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Monday, April 11, 2011


Every Tuesday and Thursday, my mother gets up early, puts on her pearls and lipstick and heads off to a job she takes very seriously. An old-school stickler for timeliness, she leaves the house three hours ahead of schedule in case of an unexpected delay—which never happens. Since she arrives at work early, she stops for lunch and a bit of shopping before pulling into the school parking lot to greet two tired, cranky, and usually dirty clients ages eight and eleven. This is her eleventh year on the job, and nobody—absolutely nobody—can take her place.

For my sons, there’s no nanny, coach, babysitter, or schoolteacher who can hold a candle to Grandma. Even professionally trained camp counselors hired to laugh on cue and motivate youngsters are dull compared to a big-haired old lady who can regale children with stories of playground bullies and growing up in a boxcar. That she is so involved in my boys’ lives is a testament to her humility and earnest response to the call of servanthood.

When I think back, several versions of my mother appear in my mind. There’s the mom for whom I waited as I lay awake in bed, anticipating the nightly ritual of playing “this little piggy” on my tummy; the worried lady waving to me from the airport terminal as I left to spend a summer in New York by myself when I was sixteen; the mom I condescended to when I was in seminary and thought of myself as an intellectual. And there’s the woman who travelled many miles from her home with a suitcase full of flowers to see me get married.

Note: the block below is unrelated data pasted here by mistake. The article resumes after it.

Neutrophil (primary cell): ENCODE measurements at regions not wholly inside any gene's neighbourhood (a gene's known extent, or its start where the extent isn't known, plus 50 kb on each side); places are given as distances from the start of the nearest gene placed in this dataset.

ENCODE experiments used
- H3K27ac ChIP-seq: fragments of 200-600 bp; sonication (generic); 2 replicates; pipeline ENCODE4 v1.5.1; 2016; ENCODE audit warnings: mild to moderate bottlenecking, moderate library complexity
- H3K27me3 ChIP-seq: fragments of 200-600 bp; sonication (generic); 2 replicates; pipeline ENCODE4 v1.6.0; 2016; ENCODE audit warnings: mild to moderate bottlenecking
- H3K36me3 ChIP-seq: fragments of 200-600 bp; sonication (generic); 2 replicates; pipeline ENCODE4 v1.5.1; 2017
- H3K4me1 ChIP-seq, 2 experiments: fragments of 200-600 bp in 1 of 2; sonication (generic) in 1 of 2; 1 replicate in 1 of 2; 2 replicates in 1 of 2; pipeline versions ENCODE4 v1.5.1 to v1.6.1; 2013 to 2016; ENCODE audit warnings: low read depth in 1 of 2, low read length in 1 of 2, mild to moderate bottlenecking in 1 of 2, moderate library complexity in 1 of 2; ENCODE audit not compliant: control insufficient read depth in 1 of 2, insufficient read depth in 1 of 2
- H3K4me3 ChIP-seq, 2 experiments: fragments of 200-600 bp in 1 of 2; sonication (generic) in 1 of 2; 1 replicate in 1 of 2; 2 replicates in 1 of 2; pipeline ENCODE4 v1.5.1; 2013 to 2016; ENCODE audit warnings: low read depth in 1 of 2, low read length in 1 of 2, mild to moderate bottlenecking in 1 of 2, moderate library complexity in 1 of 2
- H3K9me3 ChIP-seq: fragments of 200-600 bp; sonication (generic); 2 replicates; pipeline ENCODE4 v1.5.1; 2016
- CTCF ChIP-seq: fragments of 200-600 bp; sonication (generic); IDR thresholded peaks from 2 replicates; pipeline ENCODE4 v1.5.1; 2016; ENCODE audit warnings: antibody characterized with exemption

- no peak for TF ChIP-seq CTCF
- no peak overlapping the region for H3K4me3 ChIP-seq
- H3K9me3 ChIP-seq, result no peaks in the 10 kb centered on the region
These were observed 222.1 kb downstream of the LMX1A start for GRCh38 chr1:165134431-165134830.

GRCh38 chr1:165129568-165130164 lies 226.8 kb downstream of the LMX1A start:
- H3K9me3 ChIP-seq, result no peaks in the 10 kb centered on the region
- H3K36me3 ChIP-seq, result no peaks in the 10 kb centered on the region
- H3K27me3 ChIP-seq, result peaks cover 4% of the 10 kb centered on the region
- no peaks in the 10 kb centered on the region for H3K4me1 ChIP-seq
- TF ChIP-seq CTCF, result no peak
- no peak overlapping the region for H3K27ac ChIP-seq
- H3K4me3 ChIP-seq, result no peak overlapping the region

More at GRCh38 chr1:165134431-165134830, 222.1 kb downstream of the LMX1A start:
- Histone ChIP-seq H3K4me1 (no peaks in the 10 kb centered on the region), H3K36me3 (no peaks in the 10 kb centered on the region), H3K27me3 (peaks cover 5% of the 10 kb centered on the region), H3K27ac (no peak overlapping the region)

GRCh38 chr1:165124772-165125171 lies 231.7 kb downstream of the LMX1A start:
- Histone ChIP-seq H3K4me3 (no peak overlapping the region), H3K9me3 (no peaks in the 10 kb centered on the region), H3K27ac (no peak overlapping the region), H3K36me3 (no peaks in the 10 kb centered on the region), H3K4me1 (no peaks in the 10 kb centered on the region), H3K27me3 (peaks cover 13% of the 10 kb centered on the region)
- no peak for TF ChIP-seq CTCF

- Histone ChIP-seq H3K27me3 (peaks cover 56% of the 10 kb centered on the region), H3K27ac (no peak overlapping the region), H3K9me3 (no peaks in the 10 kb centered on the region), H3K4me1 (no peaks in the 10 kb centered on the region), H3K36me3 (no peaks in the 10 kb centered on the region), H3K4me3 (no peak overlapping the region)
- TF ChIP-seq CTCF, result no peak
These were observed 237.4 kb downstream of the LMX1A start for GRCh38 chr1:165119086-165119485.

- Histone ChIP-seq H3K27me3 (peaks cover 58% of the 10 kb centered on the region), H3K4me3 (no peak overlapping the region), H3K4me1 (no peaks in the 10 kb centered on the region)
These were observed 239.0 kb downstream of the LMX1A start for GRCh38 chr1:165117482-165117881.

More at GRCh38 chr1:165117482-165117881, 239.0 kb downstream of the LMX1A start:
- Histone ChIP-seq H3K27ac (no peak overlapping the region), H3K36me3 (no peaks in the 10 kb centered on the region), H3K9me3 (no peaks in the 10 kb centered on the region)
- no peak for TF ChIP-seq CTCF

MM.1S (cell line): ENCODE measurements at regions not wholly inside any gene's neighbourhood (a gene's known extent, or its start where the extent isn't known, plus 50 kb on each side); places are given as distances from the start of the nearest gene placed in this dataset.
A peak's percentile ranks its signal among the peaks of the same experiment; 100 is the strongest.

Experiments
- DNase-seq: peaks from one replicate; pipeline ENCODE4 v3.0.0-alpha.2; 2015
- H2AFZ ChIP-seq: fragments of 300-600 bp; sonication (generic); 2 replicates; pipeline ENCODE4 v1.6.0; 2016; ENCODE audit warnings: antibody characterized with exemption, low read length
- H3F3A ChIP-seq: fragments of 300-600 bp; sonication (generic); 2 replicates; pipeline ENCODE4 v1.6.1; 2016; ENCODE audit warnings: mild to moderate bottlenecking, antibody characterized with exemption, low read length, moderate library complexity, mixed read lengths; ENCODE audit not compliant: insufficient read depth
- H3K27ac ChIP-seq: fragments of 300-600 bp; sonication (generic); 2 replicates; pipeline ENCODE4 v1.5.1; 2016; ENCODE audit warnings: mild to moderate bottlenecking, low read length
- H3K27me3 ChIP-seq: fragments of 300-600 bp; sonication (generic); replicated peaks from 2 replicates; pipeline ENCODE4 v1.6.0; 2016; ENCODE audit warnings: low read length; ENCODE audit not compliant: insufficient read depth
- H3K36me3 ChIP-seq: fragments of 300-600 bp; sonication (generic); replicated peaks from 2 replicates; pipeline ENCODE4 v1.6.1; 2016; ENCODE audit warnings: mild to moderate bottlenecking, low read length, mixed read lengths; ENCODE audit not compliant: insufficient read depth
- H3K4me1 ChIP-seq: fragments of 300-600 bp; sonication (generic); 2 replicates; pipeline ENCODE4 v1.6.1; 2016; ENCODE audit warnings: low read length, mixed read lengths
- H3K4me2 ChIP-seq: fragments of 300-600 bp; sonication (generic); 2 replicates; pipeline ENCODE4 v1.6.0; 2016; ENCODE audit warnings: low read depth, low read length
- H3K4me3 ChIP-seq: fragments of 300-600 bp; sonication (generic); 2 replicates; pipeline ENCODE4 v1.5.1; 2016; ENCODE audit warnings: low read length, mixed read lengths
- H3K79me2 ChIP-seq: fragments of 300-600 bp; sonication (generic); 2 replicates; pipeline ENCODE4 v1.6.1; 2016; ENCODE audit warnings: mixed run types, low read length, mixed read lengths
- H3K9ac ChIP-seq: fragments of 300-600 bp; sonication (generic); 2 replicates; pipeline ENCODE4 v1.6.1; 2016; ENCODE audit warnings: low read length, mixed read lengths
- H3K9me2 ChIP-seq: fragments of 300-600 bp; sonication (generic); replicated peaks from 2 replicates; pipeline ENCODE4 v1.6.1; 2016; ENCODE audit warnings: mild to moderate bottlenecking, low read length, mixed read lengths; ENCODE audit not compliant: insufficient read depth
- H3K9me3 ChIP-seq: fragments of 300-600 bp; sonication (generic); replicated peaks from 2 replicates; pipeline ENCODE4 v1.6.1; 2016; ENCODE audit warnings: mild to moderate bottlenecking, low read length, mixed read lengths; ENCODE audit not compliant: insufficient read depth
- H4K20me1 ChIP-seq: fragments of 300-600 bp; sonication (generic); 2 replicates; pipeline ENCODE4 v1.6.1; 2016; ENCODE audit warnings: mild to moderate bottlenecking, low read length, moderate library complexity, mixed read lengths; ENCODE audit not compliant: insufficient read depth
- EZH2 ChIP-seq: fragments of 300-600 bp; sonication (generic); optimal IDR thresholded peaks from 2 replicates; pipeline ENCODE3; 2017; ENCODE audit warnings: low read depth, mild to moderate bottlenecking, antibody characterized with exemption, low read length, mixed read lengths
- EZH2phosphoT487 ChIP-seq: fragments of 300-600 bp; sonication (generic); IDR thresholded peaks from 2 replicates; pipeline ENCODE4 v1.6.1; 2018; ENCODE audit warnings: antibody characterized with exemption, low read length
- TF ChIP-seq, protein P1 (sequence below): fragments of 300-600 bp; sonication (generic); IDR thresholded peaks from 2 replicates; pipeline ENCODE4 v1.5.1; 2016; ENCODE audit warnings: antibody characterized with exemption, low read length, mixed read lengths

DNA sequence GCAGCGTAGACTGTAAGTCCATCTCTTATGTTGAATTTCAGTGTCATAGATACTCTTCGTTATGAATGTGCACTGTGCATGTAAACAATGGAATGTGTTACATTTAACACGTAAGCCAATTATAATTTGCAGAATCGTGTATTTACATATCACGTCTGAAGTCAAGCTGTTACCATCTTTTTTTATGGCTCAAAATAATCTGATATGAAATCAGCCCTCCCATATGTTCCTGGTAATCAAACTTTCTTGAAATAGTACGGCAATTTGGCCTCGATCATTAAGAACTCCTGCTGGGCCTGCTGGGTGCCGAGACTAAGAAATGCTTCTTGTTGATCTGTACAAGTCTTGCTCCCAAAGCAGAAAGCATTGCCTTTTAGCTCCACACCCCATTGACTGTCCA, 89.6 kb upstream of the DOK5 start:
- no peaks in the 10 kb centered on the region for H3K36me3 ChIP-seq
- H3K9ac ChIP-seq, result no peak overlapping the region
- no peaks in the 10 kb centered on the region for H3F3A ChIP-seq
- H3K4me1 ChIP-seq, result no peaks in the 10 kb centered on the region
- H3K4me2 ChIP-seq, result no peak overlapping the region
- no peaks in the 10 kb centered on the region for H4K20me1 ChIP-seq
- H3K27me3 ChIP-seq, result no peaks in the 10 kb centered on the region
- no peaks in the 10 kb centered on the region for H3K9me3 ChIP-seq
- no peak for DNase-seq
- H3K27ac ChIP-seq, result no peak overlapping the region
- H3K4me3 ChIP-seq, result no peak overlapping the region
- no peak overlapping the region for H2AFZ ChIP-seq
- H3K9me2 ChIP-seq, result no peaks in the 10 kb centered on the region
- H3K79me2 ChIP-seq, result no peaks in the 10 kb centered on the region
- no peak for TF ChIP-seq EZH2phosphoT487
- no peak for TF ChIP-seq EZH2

Like so many mothers, she came last on the list of her own priorities. Trapped in an abusive marriage, she struggled to protect her children, something she had no previous experience with. Eventually, she made the soul-crushing decision to leave full-time mothering and find work in order to provide our basic necessities without having to fight for them. But this meant a premature detachment from her children, who became latchkey kids. I see now the struggle I couldn’t possibly have understood then. When I was a 14-year-old locked out of my house and wanting be locked out forever, I wondered what on earth kept her in such an awful place. I begged her to leave so we could start over, but she always said she had to get her kids through college first. And this, to me, was ridiculous. Until I became a mom.

Too many mothers today don’t feel truly understood. Maybe that’s the case—particularly if their kids are as self-absorbed as I was. But this much is true: God knows every mother. And children grow up and learn to see reality through a more accurate lens. As each year passes, my mom becomes more complex and more lovely in my eyes. I am learning to see her true face—the one God sees.

Now, when I slow down long enough to look back over my life, I recognize the endowment she gave me. I see myself bending over the bathtub to bathe my little boys as I try to conceal the tears of exhaustion streaming down my face, and it’s her all over again. There’s me driving across state lines with two babies in the back seat while tanking up on coffee to stay awake. It’s her again. And the woman who spends her paycheck on Legos and toy soldiers? Yes, it’s me—but her too.

Every time I left home, my mom told me in her most sincere voice, “I’ll be praying for you,” as if that message was a $20 bill I could keep in reserve for an emergency. But those prayers actually worked—for both of us. Her petitions have flown ahead of me wherever I go, like birds that know instinctively when and where to move. And that makes the servant heart in her happy.

She’s small and delicate, but has traversed life’s most difficult terrain successfully. And she’s done it with simple faith. If you’d told me 20 years ago that my mom would finish this strong, I probably wouldn’t have believed you. But here we are. She greets each day like the pro that she is: prompt, prepared, prayed-up, and looking good. Which is why she’s irreplaceable—like all mothers are, whether they know it or not. Do you?

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